6. In Mahavir Metal Works v. CIT , the assessee filed a revised return during the assessment proceedings showing the disputed amount as its income. It was held that the moment the said admission was proved by the department during the penalty proceedings, the onus on the department was discharged and it was then for the assessee to prove that the admission made by him during the course of the assessment proceedings was wrongly or illegally made or was incorrect. The learned judges of the Punjab High Court, in so holding, made the following observations (p. 516):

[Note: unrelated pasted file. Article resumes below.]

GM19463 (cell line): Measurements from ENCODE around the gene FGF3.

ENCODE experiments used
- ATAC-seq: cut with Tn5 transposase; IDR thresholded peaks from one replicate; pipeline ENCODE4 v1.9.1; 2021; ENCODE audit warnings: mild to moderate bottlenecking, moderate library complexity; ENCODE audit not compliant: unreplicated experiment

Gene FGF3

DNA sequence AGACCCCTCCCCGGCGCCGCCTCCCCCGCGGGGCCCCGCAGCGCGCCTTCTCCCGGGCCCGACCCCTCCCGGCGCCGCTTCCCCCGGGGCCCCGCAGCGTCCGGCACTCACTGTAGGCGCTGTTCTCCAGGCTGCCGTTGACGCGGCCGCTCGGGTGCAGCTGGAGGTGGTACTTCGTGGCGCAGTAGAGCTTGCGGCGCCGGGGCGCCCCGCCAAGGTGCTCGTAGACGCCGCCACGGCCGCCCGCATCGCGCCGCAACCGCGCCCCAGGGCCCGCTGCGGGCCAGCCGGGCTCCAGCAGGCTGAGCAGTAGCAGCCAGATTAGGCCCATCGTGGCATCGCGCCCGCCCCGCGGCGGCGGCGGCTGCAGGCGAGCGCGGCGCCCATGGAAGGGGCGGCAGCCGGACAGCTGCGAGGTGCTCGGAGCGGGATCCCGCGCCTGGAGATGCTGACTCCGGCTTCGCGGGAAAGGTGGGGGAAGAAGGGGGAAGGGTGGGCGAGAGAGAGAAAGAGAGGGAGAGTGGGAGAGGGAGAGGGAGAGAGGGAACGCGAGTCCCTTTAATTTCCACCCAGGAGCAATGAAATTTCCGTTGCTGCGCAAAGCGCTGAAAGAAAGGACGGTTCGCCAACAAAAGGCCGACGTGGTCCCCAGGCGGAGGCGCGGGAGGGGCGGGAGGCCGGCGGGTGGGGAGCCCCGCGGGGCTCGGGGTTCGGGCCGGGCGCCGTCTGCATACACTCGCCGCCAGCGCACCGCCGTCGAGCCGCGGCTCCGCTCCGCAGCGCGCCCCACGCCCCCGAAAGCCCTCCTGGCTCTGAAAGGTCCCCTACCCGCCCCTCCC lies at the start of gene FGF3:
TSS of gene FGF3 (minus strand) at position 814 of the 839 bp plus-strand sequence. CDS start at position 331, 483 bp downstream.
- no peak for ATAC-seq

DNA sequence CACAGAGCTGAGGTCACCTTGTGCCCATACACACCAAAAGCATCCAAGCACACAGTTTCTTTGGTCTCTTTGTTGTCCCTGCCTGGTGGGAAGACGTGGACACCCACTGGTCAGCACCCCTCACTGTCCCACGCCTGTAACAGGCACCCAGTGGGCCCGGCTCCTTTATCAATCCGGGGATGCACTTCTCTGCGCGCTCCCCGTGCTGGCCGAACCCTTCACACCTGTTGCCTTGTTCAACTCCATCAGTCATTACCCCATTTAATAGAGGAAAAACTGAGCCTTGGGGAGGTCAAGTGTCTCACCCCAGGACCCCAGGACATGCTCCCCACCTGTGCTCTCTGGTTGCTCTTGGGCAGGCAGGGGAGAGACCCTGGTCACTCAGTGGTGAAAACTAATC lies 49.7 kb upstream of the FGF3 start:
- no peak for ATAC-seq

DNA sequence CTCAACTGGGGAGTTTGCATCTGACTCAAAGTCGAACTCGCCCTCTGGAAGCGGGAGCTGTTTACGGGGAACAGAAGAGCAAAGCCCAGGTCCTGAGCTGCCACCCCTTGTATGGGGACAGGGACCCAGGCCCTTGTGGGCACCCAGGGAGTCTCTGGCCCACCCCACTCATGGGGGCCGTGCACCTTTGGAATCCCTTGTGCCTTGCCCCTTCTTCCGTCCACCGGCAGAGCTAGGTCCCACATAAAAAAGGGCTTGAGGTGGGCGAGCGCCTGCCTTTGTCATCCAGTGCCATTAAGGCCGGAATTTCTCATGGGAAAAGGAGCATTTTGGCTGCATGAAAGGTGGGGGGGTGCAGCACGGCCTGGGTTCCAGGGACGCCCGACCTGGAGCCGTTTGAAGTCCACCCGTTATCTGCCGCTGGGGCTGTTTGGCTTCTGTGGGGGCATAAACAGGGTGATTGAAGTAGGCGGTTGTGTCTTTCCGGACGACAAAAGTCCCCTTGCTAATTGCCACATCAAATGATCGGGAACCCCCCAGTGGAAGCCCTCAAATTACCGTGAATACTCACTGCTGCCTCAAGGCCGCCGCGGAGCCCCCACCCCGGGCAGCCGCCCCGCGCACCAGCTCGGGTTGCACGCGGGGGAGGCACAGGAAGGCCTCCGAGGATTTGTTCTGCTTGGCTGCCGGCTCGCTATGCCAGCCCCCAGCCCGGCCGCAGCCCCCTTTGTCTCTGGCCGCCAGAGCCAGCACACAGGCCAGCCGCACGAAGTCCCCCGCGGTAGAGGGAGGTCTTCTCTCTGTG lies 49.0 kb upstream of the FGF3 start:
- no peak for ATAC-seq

' But in a case where the assessee himself, during the course of the assessment proceedings, files a revised return and owns the amount in question as his income and he also having earlier filed a return concealing the said income by deliberately furnishing inaccurate particulars of that income, the moment the said admission of the assessee is proved by the department during the course of the penalty proceedings the onus on the department is discharged. In that situation, the assessee is put to proof and it is open to the assessee to prove in the penalty proceedings that the admission made By him during the course of the assessment proceedings was wrongly or illegally made or was incorrect. He can, by leading evidence in the penalty proceedings, prove that the explanation put forth by him that the amount in question was a loan taken by the assessee was correct and if he is able to show during the course of the penalty proceedings that the explanation furnished was correct, no penalty can be levied. The learned counsel for the petitioner-firm relied on Anwar Ali's case : 76ITR696(SC) decided by their Lordships of the Supreme Court. In my opinion, the said decision is of no help to the petitioner, keeping in view the fact that the petitioner himself owned the amount in question as his income by filing a revised return and having failed to prove during the course of the penalty proceedings that the explanation furnished by him earlier that the said amount was a loan was correct.'